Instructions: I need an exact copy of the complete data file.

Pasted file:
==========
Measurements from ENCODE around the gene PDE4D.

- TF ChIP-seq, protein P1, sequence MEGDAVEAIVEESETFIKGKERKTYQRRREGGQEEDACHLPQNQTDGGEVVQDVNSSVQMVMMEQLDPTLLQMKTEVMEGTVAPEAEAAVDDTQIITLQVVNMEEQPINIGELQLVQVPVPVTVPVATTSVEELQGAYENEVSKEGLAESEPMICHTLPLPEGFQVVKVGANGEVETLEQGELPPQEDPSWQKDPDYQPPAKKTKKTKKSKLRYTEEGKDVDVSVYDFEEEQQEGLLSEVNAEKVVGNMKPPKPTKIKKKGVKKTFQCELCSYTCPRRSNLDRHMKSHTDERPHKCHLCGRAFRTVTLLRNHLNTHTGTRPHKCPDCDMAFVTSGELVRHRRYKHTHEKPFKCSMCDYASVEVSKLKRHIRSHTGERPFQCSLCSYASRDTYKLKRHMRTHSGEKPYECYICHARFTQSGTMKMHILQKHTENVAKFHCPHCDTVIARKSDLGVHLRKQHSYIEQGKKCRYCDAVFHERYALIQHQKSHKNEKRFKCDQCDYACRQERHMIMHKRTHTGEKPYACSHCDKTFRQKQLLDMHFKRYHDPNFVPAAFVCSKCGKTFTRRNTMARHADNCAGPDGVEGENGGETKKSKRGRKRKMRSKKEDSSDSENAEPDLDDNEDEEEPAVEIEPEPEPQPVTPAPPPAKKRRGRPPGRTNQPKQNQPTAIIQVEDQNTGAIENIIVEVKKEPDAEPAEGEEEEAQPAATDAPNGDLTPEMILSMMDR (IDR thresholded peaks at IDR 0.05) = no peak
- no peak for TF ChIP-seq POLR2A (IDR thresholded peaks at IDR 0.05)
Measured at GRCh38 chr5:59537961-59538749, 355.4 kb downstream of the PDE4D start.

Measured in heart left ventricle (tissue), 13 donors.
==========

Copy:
Measurements from ENCODE around the gene PDE4D.

- TF ChIP-seq, protein P1, sequence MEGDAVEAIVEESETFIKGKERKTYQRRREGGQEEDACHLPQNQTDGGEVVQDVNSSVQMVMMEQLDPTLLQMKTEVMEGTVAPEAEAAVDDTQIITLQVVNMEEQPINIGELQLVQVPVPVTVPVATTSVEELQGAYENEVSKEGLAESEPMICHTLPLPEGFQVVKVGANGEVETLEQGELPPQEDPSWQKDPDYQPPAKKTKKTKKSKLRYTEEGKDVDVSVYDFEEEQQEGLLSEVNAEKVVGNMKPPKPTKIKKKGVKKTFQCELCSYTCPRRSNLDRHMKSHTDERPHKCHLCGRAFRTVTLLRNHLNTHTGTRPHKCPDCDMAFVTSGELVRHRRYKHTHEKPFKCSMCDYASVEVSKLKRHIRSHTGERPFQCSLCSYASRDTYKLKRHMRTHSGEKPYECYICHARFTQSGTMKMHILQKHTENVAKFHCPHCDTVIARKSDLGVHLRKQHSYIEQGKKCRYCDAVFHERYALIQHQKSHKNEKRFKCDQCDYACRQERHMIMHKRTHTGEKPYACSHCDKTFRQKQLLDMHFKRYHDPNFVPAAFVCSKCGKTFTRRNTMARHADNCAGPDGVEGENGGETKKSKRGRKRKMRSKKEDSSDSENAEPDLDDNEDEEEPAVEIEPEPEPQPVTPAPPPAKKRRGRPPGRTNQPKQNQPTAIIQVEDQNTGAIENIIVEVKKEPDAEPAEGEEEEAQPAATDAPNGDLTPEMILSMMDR (IDR thresholded peaks at IDR 0.05) = no peak
- no peak for TF ChIP-seq POLR2A (IDR thresholded peaks at IDR 0.05)
Measured at GRCh38 chr5:59537961-59538749, 355.4 kb downstream of the PDE4D start.

Measured in heart left ventricle (tissue), 13 donors.